I have been to hangings before, but never my own.
Sitting in a jail cell on the eve of his hanging, April 1, 1875, freedman Persimmon "Persy" Wilson wants nothing more than to leave some record of the truth-his truth. He may be guilty, but not of what he stands accused: the kidnapping and rape of his former master's wife.
In 1860, Persy had been sold to Sweetmore, a Louisiana sugar plantation, alongside a striking, light-skinned house slave named Chloe. Their deep and instant connection fueled a love affair and inspired plans to escape their owner, Master Wilson, who claimed Chloe as his concubine. But on the eve of the Union Army's attack on New Orleans, Wilson shot Persy, leaving him for dead, and fled with Chloe and his other slaves to Texas. So began Persy's journey across the frontier, determined to reunite with his lost love. Along the way, he would be captured by the Comanche, his only chance of survival to prove himself fierce and unbreakable enough to become a warrior. His odyssey of warfare, heartbreak, unlikely friendships, and newfound family would change the very core of his identity and teach him the meaning and the price of freedom.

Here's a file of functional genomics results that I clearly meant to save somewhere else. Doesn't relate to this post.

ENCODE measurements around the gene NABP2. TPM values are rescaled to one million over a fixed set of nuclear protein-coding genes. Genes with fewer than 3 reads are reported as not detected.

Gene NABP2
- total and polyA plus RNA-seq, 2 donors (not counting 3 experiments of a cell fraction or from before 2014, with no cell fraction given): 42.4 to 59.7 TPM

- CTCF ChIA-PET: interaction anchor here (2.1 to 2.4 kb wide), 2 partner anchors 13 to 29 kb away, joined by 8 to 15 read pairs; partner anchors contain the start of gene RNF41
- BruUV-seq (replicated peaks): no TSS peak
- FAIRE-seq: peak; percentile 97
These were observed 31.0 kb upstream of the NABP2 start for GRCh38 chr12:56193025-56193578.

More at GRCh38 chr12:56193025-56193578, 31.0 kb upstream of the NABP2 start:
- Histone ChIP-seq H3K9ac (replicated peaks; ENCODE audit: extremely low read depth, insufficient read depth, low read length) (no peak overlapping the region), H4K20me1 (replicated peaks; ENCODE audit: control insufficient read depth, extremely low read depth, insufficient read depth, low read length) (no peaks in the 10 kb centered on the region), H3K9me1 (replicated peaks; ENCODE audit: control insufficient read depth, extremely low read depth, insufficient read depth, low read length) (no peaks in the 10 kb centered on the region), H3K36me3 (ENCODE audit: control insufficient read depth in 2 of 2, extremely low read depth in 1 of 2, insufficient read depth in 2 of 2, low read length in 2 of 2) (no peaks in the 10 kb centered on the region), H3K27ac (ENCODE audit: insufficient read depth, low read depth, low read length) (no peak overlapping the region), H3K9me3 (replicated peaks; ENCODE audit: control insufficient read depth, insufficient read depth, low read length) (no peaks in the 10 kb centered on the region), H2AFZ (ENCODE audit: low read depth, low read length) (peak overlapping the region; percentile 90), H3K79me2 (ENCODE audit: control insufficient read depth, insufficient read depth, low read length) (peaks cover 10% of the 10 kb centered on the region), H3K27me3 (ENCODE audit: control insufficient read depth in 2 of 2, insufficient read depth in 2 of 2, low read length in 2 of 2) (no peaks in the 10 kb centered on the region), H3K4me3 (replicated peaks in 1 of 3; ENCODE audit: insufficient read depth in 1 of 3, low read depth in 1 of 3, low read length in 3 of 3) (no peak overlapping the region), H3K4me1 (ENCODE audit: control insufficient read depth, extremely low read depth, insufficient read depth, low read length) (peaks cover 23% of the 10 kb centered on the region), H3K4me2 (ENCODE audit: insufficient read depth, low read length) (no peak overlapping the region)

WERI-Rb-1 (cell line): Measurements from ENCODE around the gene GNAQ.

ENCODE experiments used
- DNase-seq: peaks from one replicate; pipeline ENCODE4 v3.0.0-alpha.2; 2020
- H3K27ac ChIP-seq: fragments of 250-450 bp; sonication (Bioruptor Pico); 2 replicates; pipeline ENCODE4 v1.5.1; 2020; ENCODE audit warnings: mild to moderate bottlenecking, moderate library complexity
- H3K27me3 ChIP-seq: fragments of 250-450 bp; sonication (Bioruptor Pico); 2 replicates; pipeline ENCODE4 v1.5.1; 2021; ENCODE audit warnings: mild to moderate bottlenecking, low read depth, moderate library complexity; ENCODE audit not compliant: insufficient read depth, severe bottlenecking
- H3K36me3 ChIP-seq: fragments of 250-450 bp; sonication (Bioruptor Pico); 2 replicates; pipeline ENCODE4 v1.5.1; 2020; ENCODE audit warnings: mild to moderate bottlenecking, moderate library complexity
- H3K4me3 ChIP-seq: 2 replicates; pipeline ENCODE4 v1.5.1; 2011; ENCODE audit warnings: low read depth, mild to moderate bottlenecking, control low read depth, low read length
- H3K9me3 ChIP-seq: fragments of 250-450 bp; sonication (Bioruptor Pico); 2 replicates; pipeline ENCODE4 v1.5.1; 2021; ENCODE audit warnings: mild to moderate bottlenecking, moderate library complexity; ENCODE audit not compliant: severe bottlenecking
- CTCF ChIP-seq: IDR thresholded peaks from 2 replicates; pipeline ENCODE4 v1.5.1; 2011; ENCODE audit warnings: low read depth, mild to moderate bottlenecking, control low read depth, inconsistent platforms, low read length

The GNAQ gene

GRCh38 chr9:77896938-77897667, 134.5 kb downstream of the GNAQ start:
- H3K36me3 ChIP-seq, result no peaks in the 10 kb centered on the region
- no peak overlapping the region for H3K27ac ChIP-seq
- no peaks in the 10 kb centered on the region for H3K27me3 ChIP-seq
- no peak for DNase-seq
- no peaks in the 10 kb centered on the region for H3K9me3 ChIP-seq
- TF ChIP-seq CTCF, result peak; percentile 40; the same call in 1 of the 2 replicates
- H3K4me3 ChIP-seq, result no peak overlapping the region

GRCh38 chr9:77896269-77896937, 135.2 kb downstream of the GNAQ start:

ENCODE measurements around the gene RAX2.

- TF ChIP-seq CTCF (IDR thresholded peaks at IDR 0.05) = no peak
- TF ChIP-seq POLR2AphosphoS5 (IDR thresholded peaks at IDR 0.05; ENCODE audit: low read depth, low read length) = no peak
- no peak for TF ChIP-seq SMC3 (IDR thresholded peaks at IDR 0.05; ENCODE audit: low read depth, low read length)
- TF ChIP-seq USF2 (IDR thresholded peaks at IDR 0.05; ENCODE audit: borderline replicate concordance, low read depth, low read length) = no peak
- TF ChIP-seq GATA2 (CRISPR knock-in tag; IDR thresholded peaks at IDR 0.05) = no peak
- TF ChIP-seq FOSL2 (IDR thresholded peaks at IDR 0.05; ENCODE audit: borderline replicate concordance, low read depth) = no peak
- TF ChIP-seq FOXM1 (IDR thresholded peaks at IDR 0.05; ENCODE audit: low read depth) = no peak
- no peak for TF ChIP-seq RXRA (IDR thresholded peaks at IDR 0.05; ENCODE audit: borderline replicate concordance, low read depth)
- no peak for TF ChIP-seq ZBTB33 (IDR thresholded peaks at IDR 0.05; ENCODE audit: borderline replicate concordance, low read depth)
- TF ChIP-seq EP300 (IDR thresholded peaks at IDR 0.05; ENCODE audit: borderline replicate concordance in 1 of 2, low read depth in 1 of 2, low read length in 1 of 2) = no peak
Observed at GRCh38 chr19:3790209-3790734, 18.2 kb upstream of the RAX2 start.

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by Alan Lawrence Sitomer
by Walter Dean Myers
by Carrie Golus
by Sharon M. Draper
by Gar Anthony Haywood
by John Ridley
by Ferentz Lafargue
"Narrator JD Jackson's resonant voice enriches this graceful yet heartbreaking story of a freed slave who is facing the hangman's noose. It's a decade after the Civil War, and Persimmon Wilson recounts his life as slave, a Comanche prisoner, and a Texas ranch hand. Jackson conveys Persy's deep wretchedness, which comes from having lost Chloe, the love of his life, and depicts Persy's tireless search for the light-skinned house slave who was forced into intimate service for their white master. Jackson magnificently portrays Persy's intelligence and power. But his tendency to drop his volume on occasional individual words makes comprehension a bit tricky amid ambient noise. Otherwise, this is an excellent performance. N.M.C. © AudioFile 2017, Portland, Maine"
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